A lawyer for the couple whose vacation rental Lindani Myeni entered, leading to Myeni’s shooting by Honolulu police a short time later, said the South African man was behaving bizarrely, roaming the house and making odd comments, such as that he owned the homeowner’s cat.
The attorney, Scot Brower, said that the account given by Sabine and Dexter Wang, a Chinese couple visiting from New Jersey in April, undermines the theory presented by widow Lindsay Myeni and her lawyer, Jim Bickerton, that Myeni walked into the Coelho Way house in Nuuanu thinking that it was a nearby temple and left apologetically when asked.
Bickerton has characterized Sabine Wang’s frantic 911 call as an escalation of a misunderstanding.
“The moment he’s out the door, she starts the wailing, the breast-beating and the drama,” Bickerton said earlier this week.
Brower says Sabine Wang had good reason to be fearful.
Myeni drove behind the Wangs into the driveway of their vacation rental, followed them into the house and wouldn’t leave for several minutes despite their requests, said Brower, who also is representing homeowner James Hall.
“He had no permission to be in that house,” he said.
Bickerton has said that Dexter Wang can be heard in the background of the 911 call referring to a temple, but Brower disputes that.
“The word ‘temple’ never came up that night,” Brower said.
Brower claims Myeni behaved strangely – walking down the hallway and “rummaging” through things in nearby rooms – and made several odd comments, including that he lived in the house, owned the cat that lived there and said, “I have a video on you. You know why I’m here.”
There is no recording to corroborate those statements, and English is not the couple’s first language, Brower said. Myeni spoke with a South African accent.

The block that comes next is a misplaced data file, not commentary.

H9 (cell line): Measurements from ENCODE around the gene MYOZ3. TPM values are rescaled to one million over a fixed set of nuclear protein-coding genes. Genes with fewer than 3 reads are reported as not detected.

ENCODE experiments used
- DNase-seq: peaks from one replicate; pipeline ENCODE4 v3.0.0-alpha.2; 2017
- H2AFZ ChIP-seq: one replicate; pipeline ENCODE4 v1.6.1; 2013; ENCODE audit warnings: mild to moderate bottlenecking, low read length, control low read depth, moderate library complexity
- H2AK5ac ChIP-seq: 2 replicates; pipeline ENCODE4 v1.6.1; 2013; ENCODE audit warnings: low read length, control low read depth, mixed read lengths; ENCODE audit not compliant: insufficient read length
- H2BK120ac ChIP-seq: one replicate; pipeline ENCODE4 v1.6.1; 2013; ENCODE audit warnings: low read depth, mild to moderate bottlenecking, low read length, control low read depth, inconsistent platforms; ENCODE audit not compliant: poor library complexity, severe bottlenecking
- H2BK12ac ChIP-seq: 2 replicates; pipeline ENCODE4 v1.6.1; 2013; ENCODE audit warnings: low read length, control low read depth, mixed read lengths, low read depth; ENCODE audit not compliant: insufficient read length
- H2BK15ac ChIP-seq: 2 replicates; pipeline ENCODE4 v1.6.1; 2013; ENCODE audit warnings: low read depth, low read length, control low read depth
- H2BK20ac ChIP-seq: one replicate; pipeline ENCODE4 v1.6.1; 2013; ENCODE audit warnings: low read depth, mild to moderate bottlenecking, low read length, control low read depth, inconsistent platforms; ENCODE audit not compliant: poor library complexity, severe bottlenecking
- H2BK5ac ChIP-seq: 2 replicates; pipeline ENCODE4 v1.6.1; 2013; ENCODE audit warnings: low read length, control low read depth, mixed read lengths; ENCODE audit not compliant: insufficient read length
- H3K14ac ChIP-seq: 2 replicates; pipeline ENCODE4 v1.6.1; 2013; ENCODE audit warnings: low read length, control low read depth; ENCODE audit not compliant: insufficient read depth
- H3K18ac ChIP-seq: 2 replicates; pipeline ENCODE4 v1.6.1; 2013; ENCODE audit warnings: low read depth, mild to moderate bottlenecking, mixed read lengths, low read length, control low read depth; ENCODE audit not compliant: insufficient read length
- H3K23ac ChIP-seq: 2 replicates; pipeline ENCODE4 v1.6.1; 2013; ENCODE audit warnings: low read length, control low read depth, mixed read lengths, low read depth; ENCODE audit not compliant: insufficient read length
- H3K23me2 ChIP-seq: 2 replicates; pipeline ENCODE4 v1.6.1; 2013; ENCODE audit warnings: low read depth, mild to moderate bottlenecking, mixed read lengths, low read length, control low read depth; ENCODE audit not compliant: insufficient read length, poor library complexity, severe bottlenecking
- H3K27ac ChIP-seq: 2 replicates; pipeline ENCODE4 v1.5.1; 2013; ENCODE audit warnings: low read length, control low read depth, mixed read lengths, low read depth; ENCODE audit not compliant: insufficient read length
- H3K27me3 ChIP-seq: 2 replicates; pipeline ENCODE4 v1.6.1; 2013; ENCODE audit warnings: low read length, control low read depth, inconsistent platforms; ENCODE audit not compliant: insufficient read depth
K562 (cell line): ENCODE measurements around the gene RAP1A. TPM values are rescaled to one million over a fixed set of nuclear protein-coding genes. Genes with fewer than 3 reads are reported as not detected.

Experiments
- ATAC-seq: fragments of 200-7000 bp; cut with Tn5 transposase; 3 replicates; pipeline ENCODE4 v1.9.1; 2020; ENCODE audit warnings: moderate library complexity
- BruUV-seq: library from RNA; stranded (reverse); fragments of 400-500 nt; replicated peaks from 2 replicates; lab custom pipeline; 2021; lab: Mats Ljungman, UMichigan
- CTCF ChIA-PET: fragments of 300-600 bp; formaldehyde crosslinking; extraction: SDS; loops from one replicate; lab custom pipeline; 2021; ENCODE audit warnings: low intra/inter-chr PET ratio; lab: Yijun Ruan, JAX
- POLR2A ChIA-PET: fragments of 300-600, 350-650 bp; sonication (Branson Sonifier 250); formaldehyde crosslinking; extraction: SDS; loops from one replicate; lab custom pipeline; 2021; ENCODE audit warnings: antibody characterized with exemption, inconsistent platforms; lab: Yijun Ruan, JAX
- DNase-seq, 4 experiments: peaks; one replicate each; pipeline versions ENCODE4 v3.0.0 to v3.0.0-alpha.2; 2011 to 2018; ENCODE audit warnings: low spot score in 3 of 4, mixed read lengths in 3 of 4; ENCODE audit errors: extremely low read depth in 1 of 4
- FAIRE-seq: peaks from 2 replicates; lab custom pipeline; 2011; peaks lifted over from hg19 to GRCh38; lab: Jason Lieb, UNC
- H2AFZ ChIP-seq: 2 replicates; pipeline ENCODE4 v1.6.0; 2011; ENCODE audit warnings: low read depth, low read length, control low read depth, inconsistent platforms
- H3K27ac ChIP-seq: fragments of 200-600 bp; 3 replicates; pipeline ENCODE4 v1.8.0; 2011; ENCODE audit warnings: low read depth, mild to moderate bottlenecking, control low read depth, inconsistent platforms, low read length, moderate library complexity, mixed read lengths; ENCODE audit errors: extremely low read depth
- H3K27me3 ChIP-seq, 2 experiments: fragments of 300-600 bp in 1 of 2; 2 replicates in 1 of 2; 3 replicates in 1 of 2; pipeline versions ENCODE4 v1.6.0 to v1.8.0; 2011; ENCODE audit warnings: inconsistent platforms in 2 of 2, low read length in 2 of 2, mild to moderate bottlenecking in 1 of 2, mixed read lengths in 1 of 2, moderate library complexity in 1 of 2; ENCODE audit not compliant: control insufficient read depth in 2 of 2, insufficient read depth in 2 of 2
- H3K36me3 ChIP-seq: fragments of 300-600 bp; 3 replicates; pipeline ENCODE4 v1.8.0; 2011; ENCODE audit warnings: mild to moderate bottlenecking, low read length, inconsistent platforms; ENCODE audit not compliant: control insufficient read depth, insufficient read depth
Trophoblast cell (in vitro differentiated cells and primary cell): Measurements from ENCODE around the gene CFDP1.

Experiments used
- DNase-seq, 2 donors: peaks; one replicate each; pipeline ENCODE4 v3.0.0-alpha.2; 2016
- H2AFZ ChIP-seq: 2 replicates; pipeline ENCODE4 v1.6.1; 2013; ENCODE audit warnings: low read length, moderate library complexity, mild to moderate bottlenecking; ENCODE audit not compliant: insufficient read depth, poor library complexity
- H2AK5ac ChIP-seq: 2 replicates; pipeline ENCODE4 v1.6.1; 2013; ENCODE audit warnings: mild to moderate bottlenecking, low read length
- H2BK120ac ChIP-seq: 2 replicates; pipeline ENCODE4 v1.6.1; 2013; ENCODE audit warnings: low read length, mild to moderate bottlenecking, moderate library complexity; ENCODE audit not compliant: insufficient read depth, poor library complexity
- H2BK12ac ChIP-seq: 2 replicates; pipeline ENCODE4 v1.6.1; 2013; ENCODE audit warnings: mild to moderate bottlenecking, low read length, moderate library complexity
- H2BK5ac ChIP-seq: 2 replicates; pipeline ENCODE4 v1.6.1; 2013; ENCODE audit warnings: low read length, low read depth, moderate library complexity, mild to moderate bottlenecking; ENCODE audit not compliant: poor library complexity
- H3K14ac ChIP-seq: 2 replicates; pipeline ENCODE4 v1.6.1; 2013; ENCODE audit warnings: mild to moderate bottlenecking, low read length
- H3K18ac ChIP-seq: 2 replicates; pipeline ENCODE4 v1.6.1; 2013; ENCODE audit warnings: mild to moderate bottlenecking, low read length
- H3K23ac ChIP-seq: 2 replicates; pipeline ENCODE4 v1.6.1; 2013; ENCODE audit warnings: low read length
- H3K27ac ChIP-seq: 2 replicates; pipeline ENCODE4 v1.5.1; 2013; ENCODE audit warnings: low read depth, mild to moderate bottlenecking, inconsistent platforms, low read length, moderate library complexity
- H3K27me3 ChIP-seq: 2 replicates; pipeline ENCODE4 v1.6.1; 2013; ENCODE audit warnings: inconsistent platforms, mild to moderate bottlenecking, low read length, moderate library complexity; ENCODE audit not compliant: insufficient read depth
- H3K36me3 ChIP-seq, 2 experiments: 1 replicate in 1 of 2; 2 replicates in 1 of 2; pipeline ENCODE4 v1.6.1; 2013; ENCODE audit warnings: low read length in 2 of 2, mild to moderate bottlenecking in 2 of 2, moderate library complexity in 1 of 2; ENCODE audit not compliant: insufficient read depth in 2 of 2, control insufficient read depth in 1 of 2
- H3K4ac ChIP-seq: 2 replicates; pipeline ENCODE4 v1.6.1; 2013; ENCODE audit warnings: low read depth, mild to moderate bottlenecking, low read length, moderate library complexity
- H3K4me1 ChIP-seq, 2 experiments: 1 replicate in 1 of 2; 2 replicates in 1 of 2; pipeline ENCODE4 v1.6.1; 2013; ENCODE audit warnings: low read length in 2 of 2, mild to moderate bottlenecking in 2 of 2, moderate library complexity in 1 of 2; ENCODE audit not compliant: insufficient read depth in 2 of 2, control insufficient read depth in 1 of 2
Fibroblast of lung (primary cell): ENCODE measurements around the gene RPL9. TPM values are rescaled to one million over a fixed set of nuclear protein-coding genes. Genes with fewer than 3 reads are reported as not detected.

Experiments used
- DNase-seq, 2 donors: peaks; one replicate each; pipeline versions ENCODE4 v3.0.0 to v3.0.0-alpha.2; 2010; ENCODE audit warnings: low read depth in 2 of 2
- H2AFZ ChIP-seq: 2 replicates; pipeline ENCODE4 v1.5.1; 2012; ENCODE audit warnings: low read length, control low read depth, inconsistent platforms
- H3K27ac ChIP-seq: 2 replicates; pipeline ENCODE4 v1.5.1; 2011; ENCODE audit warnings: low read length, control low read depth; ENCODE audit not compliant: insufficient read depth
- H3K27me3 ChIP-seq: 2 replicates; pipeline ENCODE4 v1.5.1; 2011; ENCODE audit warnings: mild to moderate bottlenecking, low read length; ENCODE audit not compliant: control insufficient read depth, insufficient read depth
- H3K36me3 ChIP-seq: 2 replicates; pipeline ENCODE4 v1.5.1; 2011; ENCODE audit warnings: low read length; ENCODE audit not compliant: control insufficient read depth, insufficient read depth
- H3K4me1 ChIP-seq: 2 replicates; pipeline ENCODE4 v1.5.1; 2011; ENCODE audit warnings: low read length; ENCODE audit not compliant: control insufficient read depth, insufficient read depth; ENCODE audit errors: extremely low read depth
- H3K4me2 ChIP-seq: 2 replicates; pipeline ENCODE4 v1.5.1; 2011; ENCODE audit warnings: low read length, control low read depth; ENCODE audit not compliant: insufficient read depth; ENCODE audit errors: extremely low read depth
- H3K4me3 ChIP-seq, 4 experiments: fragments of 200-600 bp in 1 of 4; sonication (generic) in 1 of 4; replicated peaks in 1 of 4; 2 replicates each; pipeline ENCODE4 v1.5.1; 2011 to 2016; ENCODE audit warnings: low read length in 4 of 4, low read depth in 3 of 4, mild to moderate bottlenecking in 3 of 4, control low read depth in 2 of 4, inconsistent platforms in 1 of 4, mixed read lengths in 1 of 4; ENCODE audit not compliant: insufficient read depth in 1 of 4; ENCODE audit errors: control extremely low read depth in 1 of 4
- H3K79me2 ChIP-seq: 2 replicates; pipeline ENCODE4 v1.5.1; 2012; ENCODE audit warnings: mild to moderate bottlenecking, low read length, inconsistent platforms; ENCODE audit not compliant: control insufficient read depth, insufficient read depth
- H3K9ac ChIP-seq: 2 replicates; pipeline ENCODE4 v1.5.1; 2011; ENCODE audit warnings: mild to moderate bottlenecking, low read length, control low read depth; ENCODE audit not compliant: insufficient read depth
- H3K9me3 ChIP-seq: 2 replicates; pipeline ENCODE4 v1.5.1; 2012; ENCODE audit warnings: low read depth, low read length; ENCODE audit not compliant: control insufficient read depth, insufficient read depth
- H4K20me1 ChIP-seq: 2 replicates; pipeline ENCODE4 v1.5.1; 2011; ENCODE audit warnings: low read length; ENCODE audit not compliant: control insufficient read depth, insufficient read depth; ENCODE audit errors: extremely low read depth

Still, Brower said his clients are fluent English speakers and are confident in what they heard.
“There was no miscommunication,” he said. “There was no misunderstanding.”
Bickerton said that when the Wangs were deposed in a wrongful death lawsuit he filed on behalf of Lindsay Myeni, they insisted on having a Mandarin interpreter available to translate.
“There was plainly a language barrier,” he said. But he declined to speculate on whether the Wangs misunderstood what Myeni said.
The Honolulu Police Department has declined to release police reports from the night of Myeni’s death, citing open investigations by HPD and Prosecuting Attorney Steve Alm’s office.
Brower said he doesn’t have the police reports.
Soon after the incident, Brower said his clients filed a complaint to the FBI.
“They thought that they were targeted, and they felt it was related to them being Asian,” he said. “That’s the belief that they have in their mind with all this news that you hear out there about people being targeted.”
From Bickerton’s perspective, the Wangs’ story does not justify the actions of police officers who killed Myeni.
Police approached Myeni in a dark driveway and ordered him to the ground, body camera footage shows. Myeni, a former rugby player, attacked them – asking twice “Who are you?” – before an officer shot him.
“Nothing that Mr. Brower said can explain why the police would point a flashlight in someone’s eyes at night and say ‘Get on the ground’ without mentioning that they were police officers,” he said. “There were no blue lights on, no sirens, and the lights are blinding.”
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